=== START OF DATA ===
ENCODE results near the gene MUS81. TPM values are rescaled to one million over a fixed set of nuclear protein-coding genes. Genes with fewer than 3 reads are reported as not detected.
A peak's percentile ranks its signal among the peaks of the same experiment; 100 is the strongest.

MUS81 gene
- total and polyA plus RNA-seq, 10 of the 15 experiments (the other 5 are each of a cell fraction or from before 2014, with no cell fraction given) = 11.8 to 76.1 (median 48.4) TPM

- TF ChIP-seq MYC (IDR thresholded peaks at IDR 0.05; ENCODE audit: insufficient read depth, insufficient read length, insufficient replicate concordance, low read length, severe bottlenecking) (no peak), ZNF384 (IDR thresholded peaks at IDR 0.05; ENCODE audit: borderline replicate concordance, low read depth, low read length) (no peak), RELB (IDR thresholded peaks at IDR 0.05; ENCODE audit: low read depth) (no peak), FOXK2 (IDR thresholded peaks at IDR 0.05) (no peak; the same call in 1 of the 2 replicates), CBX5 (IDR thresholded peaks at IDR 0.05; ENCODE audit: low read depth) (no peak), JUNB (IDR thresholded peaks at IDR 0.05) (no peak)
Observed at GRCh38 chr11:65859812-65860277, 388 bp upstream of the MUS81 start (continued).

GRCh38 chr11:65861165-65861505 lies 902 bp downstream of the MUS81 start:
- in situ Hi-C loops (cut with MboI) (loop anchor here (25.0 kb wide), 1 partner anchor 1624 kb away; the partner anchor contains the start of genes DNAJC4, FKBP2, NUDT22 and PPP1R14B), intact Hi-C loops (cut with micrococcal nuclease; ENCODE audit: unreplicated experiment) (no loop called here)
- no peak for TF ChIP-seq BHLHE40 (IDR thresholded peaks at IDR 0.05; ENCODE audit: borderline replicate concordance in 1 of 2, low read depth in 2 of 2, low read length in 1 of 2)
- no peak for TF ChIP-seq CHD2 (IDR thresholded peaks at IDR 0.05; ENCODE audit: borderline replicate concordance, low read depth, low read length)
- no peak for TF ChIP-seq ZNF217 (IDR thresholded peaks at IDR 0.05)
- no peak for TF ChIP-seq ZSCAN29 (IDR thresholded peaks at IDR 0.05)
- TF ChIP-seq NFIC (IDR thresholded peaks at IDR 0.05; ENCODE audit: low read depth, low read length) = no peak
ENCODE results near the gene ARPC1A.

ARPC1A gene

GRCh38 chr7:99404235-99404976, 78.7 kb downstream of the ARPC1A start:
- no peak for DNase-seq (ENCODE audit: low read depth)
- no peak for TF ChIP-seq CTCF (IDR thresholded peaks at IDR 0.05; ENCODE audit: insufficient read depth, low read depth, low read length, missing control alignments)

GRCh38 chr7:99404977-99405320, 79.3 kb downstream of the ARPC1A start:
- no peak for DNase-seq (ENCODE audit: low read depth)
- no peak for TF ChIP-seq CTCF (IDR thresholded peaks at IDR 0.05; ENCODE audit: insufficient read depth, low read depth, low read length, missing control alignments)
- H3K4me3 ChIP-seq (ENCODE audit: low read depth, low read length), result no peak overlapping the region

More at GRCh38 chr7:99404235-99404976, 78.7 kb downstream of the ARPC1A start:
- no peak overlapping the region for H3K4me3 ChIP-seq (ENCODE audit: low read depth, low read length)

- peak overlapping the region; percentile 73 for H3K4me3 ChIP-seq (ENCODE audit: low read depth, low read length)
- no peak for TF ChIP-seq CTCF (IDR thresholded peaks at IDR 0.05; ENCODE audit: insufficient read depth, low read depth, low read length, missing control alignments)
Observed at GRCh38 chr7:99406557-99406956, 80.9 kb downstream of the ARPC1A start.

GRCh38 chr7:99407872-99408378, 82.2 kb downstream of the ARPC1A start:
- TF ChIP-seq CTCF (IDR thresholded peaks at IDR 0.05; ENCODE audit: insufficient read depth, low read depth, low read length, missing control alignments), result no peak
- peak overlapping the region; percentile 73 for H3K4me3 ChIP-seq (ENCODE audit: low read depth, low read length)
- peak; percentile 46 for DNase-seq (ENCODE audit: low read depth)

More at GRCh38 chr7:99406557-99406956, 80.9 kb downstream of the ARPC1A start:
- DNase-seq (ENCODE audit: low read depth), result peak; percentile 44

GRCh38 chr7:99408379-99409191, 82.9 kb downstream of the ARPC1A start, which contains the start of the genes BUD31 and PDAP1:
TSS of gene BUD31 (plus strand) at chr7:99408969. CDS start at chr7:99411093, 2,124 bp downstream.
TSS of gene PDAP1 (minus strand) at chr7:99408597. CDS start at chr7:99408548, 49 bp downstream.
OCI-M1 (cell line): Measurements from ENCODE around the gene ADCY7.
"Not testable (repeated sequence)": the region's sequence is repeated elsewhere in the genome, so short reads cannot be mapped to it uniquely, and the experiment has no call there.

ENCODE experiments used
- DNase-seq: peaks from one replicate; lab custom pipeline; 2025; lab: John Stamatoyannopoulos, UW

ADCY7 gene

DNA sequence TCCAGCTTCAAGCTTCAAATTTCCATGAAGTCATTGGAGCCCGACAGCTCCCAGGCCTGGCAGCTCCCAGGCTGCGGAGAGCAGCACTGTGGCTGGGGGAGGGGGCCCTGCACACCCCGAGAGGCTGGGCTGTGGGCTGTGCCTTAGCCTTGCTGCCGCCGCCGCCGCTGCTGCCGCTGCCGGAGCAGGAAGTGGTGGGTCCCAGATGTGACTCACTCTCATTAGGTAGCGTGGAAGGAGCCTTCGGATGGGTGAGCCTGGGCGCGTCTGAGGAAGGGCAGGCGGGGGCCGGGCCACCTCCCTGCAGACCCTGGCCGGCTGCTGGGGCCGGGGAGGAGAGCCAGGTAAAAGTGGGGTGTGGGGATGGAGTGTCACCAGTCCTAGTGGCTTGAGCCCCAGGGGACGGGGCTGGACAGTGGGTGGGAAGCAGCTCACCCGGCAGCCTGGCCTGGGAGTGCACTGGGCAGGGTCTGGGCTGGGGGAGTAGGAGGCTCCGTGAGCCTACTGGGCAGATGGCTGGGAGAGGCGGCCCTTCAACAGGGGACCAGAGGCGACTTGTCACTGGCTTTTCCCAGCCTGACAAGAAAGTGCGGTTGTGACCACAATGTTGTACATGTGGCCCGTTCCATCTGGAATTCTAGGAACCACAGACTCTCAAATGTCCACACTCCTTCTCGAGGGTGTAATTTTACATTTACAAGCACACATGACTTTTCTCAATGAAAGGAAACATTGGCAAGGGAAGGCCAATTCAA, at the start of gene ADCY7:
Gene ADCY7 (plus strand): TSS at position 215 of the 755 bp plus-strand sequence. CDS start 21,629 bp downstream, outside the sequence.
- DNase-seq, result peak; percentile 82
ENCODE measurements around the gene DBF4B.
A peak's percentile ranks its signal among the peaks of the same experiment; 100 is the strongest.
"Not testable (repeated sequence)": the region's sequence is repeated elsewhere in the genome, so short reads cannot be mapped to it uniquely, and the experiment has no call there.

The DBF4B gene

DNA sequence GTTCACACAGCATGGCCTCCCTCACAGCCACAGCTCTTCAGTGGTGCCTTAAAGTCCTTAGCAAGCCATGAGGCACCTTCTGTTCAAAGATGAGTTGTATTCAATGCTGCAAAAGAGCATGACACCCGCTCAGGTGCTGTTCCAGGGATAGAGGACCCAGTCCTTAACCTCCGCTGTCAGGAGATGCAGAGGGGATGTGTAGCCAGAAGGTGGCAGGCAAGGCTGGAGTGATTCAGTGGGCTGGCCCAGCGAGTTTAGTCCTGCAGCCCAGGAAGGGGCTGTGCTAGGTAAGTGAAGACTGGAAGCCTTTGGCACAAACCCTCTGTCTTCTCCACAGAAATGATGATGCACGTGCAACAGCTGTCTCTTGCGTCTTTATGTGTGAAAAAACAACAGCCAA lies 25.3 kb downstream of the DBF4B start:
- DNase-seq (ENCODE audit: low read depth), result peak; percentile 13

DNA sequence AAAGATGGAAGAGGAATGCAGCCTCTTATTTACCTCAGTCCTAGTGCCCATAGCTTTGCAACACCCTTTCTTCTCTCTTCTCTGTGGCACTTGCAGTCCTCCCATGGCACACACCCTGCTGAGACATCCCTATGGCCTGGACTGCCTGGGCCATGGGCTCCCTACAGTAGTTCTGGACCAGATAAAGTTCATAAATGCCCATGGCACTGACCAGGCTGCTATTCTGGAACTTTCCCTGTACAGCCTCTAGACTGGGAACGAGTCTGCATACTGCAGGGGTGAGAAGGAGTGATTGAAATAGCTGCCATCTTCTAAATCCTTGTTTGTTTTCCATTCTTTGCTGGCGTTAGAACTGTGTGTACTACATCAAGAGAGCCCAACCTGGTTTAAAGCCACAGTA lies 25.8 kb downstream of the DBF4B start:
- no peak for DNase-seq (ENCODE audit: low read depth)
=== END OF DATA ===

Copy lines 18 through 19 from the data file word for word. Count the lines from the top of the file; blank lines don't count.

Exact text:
- no peak for TF ChIP-seq CTCF (IDR thresholded peaks at IDR 0.05; ENCODE audit: insufficient read depth, low read depth, low read length, missing control alignments)

GRCh38 chr7:99404977-99405320, 79.3 kb downstream of the ARPC1A start: